Catholic Diocese of Spokane, Washington
Official News Magazine of the Diocese of Spokane
P.O. Box 48, Spokane WA 99210
(509) 358-7340; FAX: (509) 358-7302
the Inland Register
(From the June 20, 2013 edition of the Inland Register)
Archdiocese of Portland
Reported deaths by doctor-assisted suicide in Oregon have reached an all-time annual high. In 2012, physicians in the state said that 77 terminally ill patients died by lethal overdose.
There has been a continual increase since Oregon voters narrowly legalized physician-assisted suicide in 1998. That year, only 16 patients took their lives.
Since the law began, 673 people have used it to die. Each year, many patients receive lethal drugs but do not use them.
Those troubled by the law continue to speak up. Mental health workers say too few patients considering suicide receive care for depression. In 2012, only two of the 77 people who died by suicide were referred for a psychiatric evaluation. Some patients have shown how the Oregon Health Plan would pay for suicides but not for medical treatment of their diseases.
A physician or other health care provider was present at the time of death in only 11 of the 77 deaths this year, leading Oregon Right to Life to report concerns about elder abuse, coercion and undue influence by family members and health care professionals. Circumstances are difficult to investigate, because state law blocks the public from accessing most information.
One new case of that troubles assisted suicide foes has come to light. The Montana Standard newspaper printed a letter from an Oregon primary care doctor who had referred a longtime patient to specialists for melanoma. Later, one of the specialists called the doctor back, not to consult on patient care, but to ask him to give a second opinion so assisted suicide could go ahead. The dismayed primary care doctor said no mental health assessment took place.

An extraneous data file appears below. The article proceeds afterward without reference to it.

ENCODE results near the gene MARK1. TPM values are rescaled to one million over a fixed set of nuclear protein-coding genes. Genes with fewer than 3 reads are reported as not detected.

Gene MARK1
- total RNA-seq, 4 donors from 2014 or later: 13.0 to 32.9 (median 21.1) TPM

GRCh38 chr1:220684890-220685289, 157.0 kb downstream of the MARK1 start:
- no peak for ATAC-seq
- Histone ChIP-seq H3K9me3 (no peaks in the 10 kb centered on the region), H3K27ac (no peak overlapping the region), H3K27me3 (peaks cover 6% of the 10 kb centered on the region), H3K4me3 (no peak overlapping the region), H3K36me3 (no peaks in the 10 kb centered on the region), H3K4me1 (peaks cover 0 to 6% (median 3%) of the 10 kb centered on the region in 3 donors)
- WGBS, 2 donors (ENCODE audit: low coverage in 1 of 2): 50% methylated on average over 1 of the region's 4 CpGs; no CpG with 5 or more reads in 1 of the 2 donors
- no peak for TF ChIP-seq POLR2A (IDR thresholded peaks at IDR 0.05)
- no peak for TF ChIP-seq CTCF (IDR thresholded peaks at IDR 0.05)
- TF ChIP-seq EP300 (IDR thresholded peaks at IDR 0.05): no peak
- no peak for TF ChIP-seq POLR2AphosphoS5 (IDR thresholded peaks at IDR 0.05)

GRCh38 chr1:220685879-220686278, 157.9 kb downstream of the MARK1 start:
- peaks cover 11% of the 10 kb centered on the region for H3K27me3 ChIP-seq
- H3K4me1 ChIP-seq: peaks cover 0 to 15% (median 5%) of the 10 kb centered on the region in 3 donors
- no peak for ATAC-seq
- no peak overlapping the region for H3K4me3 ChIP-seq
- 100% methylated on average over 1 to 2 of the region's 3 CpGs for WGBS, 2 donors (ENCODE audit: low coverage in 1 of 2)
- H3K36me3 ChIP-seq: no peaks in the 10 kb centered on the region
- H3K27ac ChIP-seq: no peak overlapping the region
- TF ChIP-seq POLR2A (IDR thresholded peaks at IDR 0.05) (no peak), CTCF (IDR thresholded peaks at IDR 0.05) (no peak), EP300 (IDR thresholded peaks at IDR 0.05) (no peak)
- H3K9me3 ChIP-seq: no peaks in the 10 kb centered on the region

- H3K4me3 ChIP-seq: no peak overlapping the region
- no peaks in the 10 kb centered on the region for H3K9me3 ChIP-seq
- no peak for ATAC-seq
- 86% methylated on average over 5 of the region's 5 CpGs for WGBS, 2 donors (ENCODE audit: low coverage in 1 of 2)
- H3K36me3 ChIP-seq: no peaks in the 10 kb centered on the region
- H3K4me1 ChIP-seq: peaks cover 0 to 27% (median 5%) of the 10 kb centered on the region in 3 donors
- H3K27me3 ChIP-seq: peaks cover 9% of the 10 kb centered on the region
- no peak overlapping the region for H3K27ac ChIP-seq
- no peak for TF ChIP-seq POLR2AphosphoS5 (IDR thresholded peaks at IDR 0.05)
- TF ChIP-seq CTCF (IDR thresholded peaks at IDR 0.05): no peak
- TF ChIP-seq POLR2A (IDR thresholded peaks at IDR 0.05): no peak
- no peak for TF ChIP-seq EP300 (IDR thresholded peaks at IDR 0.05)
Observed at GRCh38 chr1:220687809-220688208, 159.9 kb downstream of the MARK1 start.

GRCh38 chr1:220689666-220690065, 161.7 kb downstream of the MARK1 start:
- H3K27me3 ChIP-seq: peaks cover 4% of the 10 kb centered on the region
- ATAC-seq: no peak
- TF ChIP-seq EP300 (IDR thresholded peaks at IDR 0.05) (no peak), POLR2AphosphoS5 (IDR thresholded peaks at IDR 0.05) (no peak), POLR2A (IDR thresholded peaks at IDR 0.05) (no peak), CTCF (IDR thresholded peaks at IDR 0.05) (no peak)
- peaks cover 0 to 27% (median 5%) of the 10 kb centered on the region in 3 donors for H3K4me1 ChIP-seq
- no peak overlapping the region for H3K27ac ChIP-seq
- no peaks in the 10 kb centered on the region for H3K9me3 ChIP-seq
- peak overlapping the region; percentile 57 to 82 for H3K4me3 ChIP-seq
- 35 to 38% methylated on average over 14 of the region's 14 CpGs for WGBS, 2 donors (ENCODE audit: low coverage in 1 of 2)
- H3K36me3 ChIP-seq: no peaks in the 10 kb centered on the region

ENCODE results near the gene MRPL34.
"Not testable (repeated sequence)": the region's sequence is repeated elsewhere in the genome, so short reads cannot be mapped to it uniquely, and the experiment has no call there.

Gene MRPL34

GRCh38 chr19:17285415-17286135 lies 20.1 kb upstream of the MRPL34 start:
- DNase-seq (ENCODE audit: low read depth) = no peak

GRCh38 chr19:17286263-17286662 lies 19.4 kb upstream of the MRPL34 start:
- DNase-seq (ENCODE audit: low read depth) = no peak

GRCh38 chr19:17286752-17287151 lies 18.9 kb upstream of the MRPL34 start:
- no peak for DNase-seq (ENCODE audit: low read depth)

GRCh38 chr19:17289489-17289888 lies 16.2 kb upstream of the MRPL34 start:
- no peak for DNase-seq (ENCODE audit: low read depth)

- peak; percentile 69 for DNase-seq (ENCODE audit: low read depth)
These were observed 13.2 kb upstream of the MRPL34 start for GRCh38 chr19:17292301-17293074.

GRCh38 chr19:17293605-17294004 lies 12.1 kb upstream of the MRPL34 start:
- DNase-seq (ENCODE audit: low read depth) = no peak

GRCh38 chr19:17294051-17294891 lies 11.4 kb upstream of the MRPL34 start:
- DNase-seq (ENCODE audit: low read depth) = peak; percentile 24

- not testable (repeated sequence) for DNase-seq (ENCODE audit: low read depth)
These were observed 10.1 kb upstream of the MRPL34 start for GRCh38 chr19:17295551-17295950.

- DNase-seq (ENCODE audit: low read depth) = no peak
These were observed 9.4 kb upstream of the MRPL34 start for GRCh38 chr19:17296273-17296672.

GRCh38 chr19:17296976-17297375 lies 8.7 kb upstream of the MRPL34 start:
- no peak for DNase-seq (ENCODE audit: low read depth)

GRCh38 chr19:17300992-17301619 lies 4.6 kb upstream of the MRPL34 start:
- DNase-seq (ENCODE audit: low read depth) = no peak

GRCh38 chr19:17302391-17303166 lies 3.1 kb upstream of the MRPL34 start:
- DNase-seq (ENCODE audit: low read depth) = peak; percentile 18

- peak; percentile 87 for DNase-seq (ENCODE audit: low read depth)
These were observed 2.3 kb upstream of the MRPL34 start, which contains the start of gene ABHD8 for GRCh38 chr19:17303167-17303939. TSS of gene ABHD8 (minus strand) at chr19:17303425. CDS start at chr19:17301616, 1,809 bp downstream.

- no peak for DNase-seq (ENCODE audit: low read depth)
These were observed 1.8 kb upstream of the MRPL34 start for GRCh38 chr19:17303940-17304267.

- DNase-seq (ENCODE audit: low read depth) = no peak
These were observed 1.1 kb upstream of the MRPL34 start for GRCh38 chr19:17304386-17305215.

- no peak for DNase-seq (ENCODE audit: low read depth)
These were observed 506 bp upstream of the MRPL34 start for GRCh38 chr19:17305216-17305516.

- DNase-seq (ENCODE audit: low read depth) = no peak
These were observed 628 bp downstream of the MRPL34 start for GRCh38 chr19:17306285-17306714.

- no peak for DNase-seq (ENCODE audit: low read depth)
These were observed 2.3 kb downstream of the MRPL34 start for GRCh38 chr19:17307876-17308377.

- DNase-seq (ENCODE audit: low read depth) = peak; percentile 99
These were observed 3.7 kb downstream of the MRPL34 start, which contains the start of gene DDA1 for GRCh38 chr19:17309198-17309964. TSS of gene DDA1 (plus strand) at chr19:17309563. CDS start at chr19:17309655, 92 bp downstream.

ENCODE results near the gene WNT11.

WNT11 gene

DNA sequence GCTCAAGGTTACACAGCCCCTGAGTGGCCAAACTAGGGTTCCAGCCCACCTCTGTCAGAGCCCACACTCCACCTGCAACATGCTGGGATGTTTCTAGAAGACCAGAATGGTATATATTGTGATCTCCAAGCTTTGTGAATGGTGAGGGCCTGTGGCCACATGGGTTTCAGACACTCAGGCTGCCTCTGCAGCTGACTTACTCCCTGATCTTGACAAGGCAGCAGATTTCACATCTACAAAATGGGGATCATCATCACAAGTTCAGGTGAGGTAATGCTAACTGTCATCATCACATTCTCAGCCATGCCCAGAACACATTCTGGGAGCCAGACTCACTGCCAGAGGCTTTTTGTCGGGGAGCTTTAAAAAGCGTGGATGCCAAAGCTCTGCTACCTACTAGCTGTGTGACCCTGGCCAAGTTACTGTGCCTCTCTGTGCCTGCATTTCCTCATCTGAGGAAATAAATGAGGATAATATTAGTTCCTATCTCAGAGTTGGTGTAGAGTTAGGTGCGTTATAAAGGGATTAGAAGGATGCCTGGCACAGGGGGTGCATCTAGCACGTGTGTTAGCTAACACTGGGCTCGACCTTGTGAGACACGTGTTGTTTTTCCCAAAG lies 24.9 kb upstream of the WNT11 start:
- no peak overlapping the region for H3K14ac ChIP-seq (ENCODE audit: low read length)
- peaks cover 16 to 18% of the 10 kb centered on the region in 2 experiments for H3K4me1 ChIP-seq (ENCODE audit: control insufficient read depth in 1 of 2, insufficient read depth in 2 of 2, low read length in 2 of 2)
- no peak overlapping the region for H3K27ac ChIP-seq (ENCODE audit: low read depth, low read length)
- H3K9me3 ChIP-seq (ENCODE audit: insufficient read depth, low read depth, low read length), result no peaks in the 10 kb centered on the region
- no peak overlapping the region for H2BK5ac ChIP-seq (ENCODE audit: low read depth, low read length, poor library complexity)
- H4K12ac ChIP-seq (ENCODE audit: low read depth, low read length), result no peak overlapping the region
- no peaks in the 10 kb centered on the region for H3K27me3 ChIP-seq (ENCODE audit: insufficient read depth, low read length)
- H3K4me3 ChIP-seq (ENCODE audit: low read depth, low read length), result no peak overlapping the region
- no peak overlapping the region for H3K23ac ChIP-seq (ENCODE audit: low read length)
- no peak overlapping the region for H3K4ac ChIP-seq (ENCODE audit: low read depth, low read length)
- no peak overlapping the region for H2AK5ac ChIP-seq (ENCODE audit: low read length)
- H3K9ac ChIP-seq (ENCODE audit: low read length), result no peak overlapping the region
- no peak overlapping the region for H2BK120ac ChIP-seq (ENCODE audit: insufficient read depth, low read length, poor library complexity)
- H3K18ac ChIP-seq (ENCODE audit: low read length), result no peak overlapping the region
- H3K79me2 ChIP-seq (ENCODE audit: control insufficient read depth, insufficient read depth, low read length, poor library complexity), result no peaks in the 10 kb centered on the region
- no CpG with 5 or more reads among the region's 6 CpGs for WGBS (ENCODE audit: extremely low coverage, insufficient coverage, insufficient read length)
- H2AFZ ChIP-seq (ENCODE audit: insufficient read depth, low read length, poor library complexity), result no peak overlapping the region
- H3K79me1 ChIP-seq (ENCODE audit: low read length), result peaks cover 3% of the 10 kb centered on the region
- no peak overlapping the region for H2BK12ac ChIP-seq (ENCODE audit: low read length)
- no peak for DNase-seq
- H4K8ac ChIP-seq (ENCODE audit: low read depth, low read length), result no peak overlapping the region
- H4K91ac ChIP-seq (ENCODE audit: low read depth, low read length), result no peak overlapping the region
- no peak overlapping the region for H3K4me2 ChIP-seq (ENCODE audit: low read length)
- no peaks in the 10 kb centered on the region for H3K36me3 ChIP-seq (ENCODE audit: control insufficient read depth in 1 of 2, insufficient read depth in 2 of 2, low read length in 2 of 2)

PORTLAND – A physicist and a priest-theologian spoke at the University of Portland April 10 and sought to debunk the notion that faith and science are at odds.
Shannon Mayer, professor of physics and mother of two children at nearby Holy Cross School, said faith and science approach the world in “complementary ways.”
Holy Cross Father Tom Hosinski, a professor of theology who has also studied science, says the two systems are different ways to approach the same truths.
Mayer told the group that while one field does not prove or disprove the other, observations and beliefs from faith exploration and scientific endeavor can “spill over” into one another and enhance both.
For example, physicists have found that the physical constants needed to keep the universe from either blowing apart or collapsing in on itself are phenomenally narrow. Were gravity only slightly different, or the charge of an electron just varied or the mass of a proton incalculably different, the universe might not exist.
For her, it’s a universe “finely tuned” for the bringing about of life. Science, she concluded, does not prove her faith, but does encourage it.
“People assume there is only one way to know the truth and science and religion compete for it,” Father Hosinski said, criticizing both religious fundamentalists and atheists. “No one way of looking at things exhausts all truth.”
While science tends to find the truth of processes, religion looks at meaning and purpose. Neither system can substitute for the other, Father Hosinski explained.
“If we accept both of them, we have a fuller understanding of why the kettle is boiling,” he said.
– Catholic Sentinel (Archdiocese of Portland)
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